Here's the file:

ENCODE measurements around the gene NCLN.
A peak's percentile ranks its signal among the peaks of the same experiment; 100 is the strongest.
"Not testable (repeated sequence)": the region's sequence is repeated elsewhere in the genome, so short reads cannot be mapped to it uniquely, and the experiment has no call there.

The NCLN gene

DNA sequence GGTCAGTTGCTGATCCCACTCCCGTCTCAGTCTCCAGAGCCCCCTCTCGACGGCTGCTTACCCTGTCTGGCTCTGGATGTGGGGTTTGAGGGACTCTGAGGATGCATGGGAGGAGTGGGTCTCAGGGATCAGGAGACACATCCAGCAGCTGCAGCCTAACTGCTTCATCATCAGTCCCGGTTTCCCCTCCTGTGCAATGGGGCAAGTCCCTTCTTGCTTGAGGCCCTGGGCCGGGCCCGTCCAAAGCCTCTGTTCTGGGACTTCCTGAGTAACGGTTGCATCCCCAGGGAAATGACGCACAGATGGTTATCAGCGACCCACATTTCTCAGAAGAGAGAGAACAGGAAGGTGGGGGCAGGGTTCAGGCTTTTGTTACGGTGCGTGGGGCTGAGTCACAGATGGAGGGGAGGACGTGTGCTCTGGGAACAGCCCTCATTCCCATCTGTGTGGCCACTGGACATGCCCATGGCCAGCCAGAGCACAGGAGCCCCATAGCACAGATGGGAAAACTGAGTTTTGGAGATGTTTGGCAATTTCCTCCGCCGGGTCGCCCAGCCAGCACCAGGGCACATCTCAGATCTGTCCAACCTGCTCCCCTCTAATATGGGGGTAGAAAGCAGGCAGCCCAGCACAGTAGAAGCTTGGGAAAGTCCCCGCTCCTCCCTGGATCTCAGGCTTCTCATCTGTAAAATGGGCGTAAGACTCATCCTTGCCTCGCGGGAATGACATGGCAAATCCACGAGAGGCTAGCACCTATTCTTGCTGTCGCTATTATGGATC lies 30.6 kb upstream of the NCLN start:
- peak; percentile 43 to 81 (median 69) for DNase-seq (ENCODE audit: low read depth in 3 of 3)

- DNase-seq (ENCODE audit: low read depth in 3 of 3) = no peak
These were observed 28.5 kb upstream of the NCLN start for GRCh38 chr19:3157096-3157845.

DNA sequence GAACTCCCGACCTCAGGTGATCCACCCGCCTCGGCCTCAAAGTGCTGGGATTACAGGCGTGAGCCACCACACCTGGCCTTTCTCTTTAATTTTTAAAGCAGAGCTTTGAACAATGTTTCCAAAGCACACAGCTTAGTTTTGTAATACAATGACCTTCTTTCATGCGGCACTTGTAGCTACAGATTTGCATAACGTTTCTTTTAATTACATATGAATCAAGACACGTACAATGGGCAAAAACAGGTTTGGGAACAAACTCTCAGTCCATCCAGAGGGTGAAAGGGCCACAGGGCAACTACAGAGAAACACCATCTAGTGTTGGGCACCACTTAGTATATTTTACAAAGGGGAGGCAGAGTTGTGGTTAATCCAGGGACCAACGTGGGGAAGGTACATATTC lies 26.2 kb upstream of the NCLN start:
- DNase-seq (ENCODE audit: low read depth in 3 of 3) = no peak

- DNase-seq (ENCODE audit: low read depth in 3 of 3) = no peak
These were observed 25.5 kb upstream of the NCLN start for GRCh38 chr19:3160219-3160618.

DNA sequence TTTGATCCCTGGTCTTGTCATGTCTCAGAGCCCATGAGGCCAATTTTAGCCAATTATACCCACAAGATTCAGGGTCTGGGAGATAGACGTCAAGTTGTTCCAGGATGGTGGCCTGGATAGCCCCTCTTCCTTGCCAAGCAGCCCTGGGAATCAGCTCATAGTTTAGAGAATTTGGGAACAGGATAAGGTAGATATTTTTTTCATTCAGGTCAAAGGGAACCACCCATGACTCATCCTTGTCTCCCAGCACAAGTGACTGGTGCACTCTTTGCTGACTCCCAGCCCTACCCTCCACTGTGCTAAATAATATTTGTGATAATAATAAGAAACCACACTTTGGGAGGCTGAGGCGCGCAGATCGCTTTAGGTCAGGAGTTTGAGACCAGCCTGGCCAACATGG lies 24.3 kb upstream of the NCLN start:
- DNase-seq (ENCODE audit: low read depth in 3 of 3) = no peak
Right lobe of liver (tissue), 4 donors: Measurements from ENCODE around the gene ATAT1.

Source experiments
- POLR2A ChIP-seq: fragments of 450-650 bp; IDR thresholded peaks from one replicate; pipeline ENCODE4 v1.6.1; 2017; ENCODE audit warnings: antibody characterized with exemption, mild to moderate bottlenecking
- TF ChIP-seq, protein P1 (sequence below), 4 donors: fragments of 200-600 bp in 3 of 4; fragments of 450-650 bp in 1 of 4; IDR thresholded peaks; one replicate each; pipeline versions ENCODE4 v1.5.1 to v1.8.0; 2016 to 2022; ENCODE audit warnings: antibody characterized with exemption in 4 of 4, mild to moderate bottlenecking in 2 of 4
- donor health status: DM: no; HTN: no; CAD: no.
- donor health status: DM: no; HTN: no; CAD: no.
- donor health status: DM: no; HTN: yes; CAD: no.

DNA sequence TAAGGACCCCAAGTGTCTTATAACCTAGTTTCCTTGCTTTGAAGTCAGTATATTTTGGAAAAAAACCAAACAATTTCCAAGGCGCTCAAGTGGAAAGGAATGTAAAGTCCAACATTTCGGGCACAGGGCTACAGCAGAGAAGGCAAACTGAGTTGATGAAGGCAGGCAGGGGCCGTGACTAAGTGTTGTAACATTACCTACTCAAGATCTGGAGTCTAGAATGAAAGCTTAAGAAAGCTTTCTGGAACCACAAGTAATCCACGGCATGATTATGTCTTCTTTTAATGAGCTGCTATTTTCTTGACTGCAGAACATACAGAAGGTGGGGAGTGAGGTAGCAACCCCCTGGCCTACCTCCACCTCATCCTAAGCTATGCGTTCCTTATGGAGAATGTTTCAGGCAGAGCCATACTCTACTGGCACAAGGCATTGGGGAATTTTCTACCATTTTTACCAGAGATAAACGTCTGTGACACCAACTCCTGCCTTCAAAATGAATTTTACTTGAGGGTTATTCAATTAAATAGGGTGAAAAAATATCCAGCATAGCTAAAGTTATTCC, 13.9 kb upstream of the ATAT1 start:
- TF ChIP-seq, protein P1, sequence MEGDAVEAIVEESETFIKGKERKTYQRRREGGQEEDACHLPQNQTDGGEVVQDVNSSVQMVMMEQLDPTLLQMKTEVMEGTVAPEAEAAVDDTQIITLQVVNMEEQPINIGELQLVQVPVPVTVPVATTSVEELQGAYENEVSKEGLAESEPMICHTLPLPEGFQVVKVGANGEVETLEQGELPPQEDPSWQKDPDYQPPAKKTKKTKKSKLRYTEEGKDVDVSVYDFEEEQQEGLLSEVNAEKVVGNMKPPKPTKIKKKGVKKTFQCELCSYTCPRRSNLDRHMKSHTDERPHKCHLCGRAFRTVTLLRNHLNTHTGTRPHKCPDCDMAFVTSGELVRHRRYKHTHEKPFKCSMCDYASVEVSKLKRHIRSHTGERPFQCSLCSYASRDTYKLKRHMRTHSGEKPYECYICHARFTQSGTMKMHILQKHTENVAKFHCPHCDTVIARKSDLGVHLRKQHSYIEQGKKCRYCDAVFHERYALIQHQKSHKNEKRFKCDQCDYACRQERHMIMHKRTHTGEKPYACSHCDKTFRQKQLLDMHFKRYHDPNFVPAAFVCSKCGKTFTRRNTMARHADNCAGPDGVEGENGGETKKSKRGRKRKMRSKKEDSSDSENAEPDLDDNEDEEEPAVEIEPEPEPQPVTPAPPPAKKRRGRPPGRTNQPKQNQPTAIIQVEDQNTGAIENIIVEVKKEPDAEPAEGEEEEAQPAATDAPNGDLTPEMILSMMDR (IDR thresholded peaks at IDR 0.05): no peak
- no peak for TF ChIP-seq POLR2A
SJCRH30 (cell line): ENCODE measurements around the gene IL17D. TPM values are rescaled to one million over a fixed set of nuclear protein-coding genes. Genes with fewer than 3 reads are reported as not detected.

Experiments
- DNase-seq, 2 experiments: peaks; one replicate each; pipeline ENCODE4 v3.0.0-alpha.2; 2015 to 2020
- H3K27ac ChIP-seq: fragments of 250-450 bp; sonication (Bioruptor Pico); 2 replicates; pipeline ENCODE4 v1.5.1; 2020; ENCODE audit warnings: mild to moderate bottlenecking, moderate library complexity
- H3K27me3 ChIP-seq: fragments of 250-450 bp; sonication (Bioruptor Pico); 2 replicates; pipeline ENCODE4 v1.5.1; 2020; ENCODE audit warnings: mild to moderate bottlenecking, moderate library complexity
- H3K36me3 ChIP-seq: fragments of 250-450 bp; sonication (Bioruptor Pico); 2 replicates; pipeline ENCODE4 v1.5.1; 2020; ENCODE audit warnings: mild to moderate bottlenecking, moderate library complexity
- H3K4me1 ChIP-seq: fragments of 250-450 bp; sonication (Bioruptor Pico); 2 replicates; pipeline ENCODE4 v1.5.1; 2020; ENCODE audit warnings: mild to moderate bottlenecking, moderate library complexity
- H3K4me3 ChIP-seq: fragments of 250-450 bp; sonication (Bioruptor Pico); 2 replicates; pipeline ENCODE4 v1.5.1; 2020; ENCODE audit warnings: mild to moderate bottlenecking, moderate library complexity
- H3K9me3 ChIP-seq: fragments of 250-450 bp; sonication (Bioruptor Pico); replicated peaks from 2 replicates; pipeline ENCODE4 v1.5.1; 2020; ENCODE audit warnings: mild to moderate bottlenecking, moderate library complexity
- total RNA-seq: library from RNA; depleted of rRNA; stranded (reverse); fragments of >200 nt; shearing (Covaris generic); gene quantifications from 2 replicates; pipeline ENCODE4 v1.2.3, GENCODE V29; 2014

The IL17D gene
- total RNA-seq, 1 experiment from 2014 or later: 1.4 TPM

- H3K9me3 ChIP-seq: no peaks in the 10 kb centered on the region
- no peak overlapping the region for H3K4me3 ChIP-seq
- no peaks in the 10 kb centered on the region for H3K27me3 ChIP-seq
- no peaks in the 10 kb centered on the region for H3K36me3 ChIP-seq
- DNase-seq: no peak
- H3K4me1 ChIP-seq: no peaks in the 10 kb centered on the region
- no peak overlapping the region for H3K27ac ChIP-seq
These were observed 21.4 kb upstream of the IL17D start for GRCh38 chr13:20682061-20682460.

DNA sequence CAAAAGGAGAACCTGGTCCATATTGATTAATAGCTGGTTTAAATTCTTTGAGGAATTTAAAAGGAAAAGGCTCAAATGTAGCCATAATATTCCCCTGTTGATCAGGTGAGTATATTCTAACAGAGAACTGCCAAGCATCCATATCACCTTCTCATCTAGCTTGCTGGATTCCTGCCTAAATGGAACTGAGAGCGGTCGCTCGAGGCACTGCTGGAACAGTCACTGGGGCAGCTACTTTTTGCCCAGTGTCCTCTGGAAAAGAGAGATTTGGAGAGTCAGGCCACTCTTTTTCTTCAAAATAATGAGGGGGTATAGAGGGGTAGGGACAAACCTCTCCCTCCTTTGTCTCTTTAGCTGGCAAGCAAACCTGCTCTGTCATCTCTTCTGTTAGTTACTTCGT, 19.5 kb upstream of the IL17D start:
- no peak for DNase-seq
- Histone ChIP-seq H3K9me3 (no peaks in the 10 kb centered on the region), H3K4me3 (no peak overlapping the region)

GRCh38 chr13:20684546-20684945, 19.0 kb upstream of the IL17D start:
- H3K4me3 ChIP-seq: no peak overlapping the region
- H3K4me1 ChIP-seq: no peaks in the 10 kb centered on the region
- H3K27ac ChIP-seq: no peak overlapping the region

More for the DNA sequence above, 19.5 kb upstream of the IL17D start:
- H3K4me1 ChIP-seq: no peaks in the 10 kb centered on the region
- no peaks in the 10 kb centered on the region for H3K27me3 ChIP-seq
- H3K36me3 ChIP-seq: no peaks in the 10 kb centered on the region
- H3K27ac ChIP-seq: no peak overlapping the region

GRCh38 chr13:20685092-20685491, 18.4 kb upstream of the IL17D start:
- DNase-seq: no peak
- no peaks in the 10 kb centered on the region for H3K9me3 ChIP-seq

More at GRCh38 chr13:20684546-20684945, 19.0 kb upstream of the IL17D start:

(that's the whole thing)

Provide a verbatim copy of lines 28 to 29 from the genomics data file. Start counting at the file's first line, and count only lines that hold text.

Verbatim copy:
- H3K27ac ChIP-seq: fragments of 250-450 bp; sonication (Bioruptor Pico); 2 replicates; pipeline ENCODE4 v1.5.1; 2020; ENCODE audit warnings: mild to moderate bottlenecking, moderate library complexity
- H3K27me3 ChIP-seq: fragments of 250-450 bp; sonication (Bioruptor Pico); 2 replicates; pipeline ENCODE4 v1.5.1; 2020; ENCODE audit warnings: mild to moderate bottlenecking, moderate library complexity